The major issue with Entity Framework is without a doubt the bad performance. Making saving operations like inserting hundreds or thousands of entities is long, very long and sometimes take forever!
The reason is simple, Entity Framework doesn’t insert using batch or bulk operations but does instead a database round-trip for every record.
Entity Framework Core has partially fixed this issue by batching data. The performance is better but still far away to be optimal to insert thousands of rows in SQL Server.
There are two solutions to fix this issue, using a third party library supporting Bulk Insert or creating your own Bulk Insert.
In this article, we will show how to bulk insert entity in SQL Server similar to the library Entity Framework Extensions but way lighter and by using hard coded string/property to make it easier to understand.
Bulk Insert with SQL Command
You want to save only a few entities with high-performance operations.
Use an SQL Command and perform an insert using an SQL derived table.
SqlBulkCopy is fast but way slower than SQL Command when inserting only a few rows. Entity Framework Extensions use the SQL Command strategy if the list contains less than ten entities. In some case, this technique could be even faster than SqlBulkCopy with a hundred of rows.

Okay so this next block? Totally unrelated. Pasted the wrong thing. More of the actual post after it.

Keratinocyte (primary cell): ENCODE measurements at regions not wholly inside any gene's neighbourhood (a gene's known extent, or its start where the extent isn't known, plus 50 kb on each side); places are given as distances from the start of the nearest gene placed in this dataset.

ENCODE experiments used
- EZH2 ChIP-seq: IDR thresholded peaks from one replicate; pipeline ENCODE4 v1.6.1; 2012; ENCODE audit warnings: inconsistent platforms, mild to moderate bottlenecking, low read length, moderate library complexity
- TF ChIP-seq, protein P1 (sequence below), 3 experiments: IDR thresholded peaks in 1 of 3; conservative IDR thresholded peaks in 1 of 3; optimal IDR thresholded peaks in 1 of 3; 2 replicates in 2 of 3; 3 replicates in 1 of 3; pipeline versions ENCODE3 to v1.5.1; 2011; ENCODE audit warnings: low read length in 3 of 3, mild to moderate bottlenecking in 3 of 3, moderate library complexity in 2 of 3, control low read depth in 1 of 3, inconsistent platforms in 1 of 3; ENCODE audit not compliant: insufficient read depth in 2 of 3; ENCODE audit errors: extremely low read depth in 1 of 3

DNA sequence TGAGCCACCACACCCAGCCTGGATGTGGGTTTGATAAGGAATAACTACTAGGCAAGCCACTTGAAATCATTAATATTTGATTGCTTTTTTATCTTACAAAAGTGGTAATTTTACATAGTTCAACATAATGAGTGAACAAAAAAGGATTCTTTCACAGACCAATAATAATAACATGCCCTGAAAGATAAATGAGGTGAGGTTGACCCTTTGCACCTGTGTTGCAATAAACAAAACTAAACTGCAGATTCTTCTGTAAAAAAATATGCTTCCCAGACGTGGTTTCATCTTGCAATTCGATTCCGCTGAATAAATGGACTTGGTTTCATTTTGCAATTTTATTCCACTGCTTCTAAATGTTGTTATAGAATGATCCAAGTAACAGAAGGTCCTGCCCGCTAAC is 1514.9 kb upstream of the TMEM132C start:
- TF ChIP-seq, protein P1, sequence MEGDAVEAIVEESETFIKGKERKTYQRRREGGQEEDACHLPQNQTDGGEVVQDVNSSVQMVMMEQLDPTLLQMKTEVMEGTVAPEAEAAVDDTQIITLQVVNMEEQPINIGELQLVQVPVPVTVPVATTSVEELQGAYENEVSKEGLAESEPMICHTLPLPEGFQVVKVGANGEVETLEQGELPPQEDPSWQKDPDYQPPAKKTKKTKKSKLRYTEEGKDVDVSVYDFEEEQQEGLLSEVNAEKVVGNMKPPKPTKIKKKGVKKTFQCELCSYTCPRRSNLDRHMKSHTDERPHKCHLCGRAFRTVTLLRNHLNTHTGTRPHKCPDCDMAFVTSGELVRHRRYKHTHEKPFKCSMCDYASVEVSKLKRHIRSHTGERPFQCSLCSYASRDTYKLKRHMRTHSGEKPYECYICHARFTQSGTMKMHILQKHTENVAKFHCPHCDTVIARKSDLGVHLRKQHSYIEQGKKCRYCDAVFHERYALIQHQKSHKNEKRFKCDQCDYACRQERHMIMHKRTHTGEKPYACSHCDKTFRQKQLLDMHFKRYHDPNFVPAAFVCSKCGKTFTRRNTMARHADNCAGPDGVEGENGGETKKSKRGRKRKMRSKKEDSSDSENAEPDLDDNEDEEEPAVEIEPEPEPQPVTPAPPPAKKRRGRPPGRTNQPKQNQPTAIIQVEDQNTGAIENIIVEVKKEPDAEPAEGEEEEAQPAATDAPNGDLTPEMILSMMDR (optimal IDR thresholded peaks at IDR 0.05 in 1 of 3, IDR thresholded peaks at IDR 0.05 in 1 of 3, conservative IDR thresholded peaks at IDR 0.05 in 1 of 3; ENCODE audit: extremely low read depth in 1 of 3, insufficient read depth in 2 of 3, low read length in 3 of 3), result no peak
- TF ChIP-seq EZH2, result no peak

Bulk Insert with SQL Bulk Copy
You want to insert a list containing hundreds, thousands or millions of entities with high-performance operations.
Use SqlBulkCopy. It's the fastest ways to insert multiples entities in SQL Server.
Entity Framework Extensions use SqlBulkCopy when the list contains 10 or more entities, and no configuration require a temporary table (auditing, identity output value, etc.).
Bulk Insert with Temporary Table and SqlBulkCopy
You want to insert a lot of entities and return the inserted identity values with high-performance operations.
You need first to create a temporary table and populate this table using SqlBulkCopy. Then you can use a MERGE statement to insert from the temporary table to the destination table.
Entity Framework Extensions use this strategy when the list contains 10 or more entities and a configuration like auditing, or identity column output is required.
Is it as simple as this? Performing a custom bulk insert with hard-coded string is very easy and take only a few minutes/hours, however, making a generic library supporting bulk insert is way more complex. You need to support complex type, Enum, TPC, TPH, TPT, code first, database first, property from the association, private property, custom collations, table with the trigger, case insensitive and way more!
Again, you have two choices, spending hours in every project to customize your bulk operations and hope you didn’t make any mistake or use a ready-to-use third party library which makes everything easy.
Entity Framework Extensions is currently the only library supporting everything to Bulk Insert. It’s also the only library supporting in Entity Framework Bulk SaveChanges, Bulk Update, Bulk Delete and Bulk Merge.
You can download the full example here
Share your experience
- What's missing in this article?
- Will you create your BulkInsert or use a third party library?